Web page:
Posts

Precision Medicine Clinic

New Markey clinic gives patients access to latest cancer treatments

In its ongoing efforts to offer Kentuckians the latest, most innovative cancer treatments available, the UK Markey Cancer Center recently launched the Precision Medicine Clinic, a new space dedicated to providing patients with increased access to Phase I and Phase II clinical trials.

Before a new drug can be approved by the Food and Drug Administration for widespread use, it must first be proven safe and effective in clinical trials. When patients are enrolled in Phase I trials, they are often among the first people to receive a promising new drug or treatment. Phase II trials build on the information gathered in a Phase I trial and often compare its efficacy with the current standard treatment for that specific cancer.

Many of the early-phase clinical trials offered at the Precision Medicine Clinic will be investigator-initiated trials from Markey physician-scientists, as well as national clinical trials sponsored by the National Cancer Institute and Early Therapeutic Clinical Trials Network. Leading-edge trials like these are not usually available to patients treated outside an NCI-designated cancer center such as Markey.

Understanding cancer in Kentucky

Markey’s Molecular Tumor Board, which launched in November 2016, is providing ongoing guidance for the types of clinical trials the Precision Medicine Clinic will facilitate. As the tumor board members learn more about the types of mutations causing cancer in here in Kentucky and the region, new trials can be designed to target those specific mutations.

“Cancer treatment has traditionally been based on tumor types, but with more data obtained from genetic analyses, we are using that information to target specific mutations,” said Markey Director Dr. Mark Evers. “The more data we gather through the Molecular Tumor Board, the more precise therapies we’ll be able to offer through clinical trials at the Precision Medicine Clinic.”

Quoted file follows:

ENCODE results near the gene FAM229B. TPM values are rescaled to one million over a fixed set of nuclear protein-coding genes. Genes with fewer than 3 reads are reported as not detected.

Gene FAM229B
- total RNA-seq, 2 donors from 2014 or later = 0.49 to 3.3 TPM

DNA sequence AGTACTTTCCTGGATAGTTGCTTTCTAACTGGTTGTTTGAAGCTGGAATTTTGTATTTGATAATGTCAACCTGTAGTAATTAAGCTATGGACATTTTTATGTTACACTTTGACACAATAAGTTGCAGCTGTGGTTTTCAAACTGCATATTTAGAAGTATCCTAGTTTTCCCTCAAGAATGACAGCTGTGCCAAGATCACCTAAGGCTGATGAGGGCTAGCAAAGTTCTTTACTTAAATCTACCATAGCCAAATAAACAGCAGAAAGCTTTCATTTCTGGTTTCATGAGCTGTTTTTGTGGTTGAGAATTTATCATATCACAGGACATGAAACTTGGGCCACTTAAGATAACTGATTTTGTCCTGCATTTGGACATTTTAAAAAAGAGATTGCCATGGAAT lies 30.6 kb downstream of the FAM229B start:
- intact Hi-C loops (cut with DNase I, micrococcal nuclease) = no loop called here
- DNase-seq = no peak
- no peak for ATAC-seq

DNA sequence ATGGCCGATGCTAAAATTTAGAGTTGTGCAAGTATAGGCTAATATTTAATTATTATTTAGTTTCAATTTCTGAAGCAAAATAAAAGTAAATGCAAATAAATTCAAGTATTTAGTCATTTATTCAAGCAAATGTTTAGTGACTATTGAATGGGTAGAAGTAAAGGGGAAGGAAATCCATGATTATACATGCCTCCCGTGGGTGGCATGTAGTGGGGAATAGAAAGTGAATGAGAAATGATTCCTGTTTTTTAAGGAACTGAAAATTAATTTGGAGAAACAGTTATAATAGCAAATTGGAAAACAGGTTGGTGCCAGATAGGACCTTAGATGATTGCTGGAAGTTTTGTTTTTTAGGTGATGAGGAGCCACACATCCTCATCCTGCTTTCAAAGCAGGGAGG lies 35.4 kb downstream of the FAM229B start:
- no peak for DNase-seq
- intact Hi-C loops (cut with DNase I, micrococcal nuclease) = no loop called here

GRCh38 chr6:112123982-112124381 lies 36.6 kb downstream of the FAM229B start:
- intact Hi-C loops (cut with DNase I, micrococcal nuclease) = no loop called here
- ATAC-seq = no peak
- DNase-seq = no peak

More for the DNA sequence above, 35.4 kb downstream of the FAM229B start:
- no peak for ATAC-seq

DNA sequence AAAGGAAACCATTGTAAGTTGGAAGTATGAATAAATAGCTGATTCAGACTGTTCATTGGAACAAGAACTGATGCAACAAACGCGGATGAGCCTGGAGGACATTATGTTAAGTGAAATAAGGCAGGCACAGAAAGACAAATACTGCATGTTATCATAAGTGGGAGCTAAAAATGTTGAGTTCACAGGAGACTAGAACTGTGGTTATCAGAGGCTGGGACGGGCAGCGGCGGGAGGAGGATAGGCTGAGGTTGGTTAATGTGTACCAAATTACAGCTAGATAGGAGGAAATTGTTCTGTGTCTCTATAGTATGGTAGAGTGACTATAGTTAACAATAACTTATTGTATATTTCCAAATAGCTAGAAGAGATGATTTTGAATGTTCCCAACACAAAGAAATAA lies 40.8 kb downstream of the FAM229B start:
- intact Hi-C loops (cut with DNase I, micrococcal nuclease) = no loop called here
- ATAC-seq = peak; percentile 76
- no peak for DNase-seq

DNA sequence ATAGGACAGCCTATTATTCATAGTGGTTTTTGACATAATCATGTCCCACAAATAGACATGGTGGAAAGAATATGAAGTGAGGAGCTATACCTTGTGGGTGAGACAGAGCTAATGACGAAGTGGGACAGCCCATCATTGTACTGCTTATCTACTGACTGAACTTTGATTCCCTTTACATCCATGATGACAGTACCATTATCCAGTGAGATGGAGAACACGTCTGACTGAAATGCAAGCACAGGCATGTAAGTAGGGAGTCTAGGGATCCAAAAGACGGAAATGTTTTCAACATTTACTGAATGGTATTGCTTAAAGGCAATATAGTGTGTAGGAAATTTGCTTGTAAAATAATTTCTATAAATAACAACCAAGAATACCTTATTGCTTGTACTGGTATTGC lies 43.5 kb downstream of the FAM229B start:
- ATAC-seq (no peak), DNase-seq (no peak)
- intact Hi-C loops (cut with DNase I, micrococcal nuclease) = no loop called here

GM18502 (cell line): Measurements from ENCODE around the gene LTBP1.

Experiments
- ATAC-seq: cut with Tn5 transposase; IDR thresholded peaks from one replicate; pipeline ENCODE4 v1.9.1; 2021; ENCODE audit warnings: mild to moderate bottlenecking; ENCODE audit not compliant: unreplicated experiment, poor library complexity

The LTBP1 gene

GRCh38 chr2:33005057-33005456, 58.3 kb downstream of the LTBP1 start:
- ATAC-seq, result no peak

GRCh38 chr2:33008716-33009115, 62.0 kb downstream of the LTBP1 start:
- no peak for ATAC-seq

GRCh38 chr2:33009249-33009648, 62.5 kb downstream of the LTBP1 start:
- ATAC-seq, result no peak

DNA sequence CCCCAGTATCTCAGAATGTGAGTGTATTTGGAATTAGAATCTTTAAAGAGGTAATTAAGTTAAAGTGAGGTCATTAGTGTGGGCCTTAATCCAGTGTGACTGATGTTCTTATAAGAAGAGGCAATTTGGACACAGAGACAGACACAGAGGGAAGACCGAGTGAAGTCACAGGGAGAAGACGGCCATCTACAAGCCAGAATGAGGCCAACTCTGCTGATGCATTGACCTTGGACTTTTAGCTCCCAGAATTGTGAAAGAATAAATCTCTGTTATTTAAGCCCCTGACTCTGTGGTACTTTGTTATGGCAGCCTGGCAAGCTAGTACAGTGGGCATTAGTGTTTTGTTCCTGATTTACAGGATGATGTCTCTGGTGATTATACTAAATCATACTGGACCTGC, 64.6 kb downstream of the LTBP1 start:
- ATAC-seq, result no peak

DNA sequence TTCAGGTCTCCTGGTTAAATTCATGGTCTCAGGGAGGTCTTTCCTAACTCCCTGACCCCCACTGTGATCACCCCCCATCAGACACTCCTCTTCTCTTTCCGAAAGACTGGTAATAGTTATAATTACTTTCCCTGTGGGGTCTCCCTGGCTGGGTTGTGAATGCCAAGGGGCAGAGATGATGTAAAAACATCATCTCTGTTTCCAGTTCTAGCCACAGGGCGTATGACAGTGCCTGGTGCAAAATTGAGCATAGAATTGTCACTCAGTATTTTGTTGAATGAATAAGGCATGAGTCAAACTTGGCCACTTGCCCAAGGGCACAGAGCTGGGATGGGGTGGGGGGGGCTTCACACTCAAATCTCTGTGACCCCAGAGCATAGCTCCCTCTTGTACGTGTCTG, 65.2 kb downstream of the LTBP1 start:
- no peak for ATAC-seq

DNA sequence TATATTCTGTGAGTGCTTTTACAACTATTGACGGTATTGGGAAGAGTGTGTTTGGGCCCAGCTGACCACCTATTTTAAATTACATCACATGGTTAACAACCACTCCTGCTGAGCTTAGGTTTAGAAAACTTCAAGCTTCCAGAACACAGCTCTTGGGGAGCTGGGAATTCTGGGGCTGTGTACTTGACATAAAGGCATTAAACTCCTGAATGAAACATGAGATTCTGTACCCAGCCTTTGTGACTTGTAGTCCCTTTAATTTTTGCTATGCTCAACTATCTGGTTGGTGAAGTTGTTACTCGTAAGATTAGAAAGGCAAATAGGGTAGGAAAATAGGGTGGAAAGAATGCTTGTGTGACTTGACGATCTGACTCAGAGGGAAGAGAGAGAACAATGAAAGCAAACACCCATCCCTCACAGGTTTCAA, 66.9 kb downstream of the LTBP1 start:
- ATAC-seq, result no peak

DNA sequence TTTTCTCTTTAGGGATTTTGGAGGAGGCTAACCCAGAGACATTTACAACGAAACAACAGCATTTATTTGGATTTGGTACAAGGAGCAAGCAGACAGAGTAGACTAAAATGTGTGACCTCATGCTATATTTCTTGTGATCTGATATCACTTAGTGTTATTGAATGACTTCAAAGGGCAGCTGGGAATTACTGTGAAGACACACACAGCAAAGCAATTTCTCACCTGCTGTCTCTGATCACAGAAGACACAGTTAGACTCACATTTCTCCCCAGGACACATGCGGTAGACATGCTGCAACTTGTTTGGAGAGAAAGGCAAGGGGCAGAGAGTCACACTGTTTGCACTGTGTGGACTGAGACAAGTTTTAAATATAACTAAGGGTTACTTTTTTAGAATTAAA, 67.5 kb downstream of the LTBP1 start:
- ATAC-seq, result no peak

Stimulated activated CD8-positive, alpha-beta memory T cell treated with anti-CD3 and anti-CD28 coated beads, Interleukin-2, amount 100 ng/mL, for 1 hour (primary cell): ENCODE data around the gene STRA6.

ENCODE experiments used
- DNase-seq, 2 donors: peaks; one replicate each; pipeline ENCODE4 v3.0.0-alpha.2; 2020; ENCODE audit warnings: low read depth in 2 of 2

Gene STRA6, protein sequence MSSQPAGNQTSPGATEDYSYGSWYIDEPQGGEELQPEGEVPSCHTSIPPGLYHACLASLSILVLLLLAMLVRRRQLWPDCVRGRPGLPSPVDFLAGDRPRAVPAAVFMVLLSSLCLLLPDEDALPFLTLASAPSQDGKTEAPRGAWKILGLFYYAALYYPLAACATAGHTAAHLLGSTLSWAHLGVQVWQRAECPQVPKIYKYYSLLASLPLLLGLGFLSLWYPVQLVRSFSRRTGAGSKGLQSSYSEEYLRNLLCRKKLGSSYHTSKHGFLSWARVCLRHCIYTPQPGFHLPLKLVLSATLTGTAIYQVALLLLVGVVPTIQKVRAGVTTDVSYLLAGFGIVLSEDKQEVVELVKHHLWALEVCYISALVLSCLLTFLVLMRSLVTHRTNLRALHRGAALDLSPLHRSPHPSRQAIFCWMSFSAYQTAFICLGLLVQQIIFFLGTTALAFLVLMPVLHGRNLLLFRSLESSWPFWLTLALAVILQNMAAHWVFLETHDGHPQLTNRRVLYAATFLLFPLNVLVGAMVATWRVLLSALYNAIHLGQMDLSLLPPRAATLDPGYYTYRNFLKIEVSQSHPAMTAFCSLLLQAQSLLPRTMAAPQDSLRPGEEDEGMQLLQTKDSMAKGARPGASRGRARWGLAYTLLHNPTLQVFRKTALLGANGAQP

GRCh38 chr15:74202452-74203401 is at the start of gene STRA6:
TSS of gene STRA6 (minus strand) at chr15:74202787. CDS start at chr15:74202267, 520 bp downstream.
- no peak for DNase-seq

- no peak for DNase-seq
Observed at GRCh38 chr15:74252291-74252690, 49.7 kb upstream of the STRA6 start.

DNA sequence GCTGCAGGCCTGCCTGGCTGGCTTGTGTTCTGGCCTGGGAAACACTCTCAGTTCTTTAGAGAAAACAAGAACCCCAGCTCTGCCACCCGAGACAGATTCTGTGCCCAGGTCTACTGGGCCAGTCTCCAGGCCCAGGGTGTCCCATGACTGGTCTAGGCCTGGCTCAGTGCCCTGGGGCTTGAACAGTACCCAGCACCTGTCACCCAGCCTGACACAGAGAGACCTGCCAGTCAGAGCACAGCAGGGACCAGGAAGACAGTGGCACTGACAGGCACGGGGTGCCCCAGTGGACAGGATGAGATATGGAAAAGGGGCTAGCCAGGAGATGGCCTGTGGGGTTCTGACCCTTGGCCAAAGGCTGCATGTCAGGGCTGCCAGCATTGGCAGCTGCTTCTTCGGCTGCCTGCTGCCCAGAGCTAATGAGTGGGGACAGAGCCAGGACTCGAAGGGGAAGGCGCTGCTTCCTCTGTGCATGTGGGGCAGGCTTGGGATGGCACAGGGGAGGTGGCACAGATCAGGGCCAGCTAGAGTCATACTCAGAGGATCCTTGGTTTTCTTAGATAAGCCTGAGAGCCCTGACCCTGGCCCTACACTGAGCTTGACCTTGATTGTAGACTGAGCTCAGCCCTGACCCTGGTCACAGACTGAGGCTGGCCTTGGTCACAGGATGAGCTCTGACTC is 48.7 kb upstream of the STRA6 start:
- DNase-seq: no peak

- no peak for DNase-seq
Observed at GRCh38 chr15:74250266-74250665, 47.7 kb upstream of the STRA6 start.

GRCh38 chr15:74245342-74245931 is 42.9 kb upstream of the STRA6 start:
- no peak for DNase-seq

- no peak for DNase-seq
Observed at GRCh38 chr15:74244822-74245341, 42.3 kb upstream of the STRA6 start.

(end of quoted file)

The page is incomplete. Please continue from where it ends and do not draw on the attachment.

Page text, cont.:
A team of research experts

The Precision Medicine Clinic is directed by clinical pharmacologist Jill Kolesar, PharmD, a professor in the UK College of Pharmacy and a nationally known expert in oncology pharmacogenomics, alongside medical oncologist Dr. Susanne Arnold and surgical oncologist Dr. Rachel Miller. All have extensive experience in clinical trial implementation.

Additionally, the clinic employs a staff of multidisciplinary experts who have a high level of experience with research, including chemotherapy nurses, pharmacists, and research nurses. Cancer patients who are enrolled in early-phase clinical trials will receive much of their care in this new space.

Located on the second floor of UK Albert B. Chandler Hospital Pavilion H, the Precision Medicine Clinic includes two exam rooms and four infusion chairs. Kolesar anticipates the clinic will see up to six patients a day and about 300 new patients each year.

Helping patients across the Commonwealth

The clinic will receive many internal referrals from UK HealthCare physicians, but community physicians from across the Commonwealth will also be able to refer patients to Markey for these unique trials and treatment options.

“The Precision Medicine Clinic provides trials that aren’t available anywhere else in Kentucky,” Kolesar said. “It truly benefits the entire state by providing access to the newest cancer treatments. Referring community physicians will be able to keep their patients here in Kentucky instead of sending them to other facilities far from home.”


Next steps: